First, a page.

Jericho S1E9/10: Crossroads/Red Flag
So, in a move that seems very anti-Jericho, let’s talk a little about love.
Because that’s what the two episodes we’re looking at this week – Crossroads and Red Flag – are really concerned with. After a major break from average life in Jericho last time we checked in, it only seems natural, this far into the post-apocalypse, that people start looking for a little of what existed before. And that just so happens to be love.
Which brings me, tangenitally, I suppose, to the romantic elements of Jericho’s first season – specifically, the love triangle between Jake, Emily, and Heather. I haven’t talked much about it so far, because things have been so wildly speeding along that I’ve hardly had time to, but this it’s really at the centre of this two-parter – as is, in fact, love, marriage, and romantic history as a whole.
Because what could be more normal, in the face of everything going mad, than falling back on the things we’ve known before? For Emily (Ashley Scott), who wakes up on her wedding day with no husband and most of the life she knew literally vaporized, that means more than one thing; her fantasies throughout the episode dot between her actual husband-to-be, and their imaginary wedding day, and her own lingering feelings for Jake, her previous relationship with whom seems to be one of the only things actually holding her down in Jericho in the first place.
As someone who writes romance (and, uh, other stuff) for a living, I’m always a sucker for a show that takes its love stories seriously, as opposed to cramming them in for Extremely Heterosexual Reasons (looking at you, Lost) and box-ticking alone. And I think that Jericho actually takes its time building this love triangle, helped, no doubt, by the fact that you’ve got the unusual trope of having a man in the middle of it – instead of two men feuding loudly and shallowly over a woman (again, Lost), you’ve got two women, who share their own significant relationship and love for each other, grappling with complicated feelings for a single man who shares great chemistry with both of them.
The love triangle here feels like an actual, genuine question, not a forgone conclusion, and I’m really into that from a character development perspective – not least because Jericho has put in the time and effort to make this feel organic, and because it adds in a really interactive edge by having me, personally, be in love with Skeet Ulrich in everything he’s ever done, too.
Anyway. Jake’s isn’t the only love triangle in town – no, his brother, Eric, has finally broken things off with his wife, April, to go be with Mistress Mary the Bartender.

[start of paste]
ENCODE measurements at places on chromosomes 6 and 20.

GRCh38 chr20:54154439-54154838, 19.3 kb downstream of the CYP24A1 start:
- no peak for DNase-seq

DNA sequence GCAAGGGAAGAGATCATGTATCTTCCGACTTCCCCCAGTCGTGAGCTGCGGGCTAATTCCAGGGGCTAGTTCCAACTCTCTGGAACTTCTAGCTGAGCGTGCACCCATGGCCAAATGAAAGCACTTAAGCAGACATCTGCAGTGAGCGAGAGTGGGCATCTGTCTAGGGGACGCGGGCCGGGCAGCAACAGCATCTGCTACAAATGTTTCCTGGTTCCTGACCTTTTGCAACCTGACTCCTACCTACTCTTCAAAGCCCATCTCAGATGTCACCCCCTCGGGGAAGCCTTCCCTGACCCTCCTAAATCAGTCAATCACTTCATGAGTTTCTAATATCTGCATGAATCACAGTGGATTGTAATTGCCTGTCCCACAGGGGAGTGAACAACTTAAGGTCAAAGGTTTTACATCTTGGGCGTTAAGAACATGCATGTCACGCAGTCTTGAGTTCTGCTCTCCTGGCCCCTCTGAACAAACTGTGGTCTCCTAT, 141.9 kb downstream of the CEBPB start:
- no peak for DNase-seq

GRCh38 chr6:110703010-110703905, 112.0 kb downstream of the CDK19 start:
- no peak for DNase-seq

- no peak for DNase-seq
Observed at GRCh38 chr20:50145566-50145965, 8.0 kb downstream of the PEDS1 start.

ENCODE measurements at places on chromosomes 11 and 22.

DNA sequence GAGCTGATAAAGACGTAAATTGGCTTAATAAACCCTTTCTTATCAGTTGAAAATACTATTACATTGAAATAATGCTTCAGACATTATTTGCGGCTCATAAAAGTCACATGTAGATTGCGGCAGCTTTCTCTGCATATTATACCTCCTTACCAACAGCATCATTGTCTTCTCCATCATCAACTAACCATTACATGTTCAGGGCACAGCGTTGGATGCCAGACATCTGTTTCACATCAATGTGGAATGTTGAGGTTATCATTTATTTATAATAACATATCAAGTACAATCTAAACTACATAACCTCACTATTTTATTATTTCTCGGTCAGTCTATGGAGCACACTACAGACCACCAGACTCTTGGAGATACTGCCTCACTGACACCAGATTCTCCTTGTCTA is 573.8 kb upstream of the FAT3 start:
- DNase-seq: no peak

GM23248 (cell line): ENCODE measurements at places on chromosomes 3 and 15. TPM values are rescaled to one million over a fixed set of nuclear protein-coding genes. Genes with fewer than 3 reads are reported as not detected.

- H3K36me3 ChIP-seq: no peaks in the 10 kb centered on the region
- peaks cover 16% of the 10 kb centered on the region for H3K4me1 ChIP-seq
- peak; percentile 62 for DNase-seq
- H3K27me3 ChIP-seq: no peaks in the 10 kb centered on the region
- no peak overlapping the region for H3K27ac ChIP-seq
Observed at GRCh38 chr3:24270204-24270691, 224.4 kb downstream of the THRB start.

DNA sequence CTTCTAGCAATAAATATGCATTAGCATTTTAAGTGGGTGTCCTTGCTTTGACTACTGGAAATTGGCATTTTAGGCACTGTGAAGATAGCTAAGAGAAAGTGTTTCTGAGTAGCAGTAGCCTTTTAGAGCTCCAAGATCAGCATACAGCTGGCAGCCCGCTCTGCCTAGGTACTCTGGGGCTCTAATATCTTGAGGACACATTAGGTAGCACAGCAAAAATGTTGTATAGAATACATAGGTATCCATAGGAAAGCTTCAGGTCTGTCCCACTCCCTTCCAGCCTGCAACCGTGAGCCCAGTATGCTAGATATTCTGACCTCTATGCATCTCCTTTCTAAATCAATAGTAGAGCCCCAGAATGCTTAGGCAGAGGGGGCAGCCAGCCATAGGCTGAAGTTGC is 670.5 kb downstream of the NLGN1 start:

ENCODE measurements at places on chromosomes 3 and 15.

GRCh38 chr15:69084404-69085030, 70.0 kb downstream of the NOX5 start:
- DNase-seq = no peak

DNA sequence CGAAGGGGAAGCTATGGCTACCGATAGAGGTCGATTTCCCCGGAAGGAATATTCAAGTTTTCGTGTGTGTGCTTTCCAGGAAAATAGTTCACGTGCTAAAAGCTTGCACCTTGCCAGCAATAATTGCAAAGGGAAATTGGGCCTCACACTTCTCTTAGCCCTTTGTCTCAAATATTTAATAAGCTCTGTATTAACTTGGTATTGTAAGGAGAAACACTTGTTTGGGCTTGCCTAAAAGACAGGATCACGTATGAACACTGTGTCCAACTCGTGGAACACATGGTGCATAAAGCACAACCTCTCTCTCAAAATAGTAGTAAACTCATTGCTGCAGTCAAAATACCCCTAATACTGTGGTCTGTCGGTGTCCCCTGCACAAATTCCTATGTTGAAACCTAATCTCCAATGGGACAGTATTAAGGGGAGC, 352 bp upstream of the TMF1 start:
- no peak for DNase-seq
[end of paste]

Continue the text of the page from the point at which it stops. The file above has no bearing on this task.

I appreciate, for one, that the show doesn’t drag this out any longer, because I was getting a Little Fucking Tired of this being Jake’s main conflict – and it matches far more cohesively with his character to have made a decision about this once and for all, even if it’s not one that his family agree with. I always appreciate characters acting like actual adults in the face of romantic and emotional conflict, instead of reversing into full teenager mode, and there’s a fabulous scene between April and Eric as she admits her pregnancy to him, and tells him that she doesn’t want him to stay with her out of guilt and pity – it’s intensely emotional, but both actors find this taut, lean film to stretch over it as they both try to hold on to their dignity as their lives fall apart. I’m seriously rating Kenneth Mitchell this time around, and honestly, he might be the second best character (after Robert Hawkins, obviously) so far.
And, out on the farm, Jericho’s premier Himbo Stanely finally gets to live out his fanfiction fantasies with Mimi in a hurt-comfort injury tending scene that somehow also has all the energy of a screwball comedy at the same time. Alicia Coppola and Brad Beyer have just got the sweetest chemistry with one another, and it makes sense that they would be looking for something that feels normal in the chaos of the life they’ve been presented with – it might have been a slow-burn romance, but it’s one that feels earned, and, amongst all the romantic angst that’s been filling Jericho the last couple of episodes, it’s a pleasant change of pace.
Jericho is all about love this week – the lack of it, the re-discovery of it, the newness of it. But things are about to get thrown out of whack again, with the murder of Gracie (which I was still not prepared for, even though I knew it was coming, ugh), so we’re going to have to take a step away from love – and maybe into the complete opposite, instead. I, for one, can’t wait.
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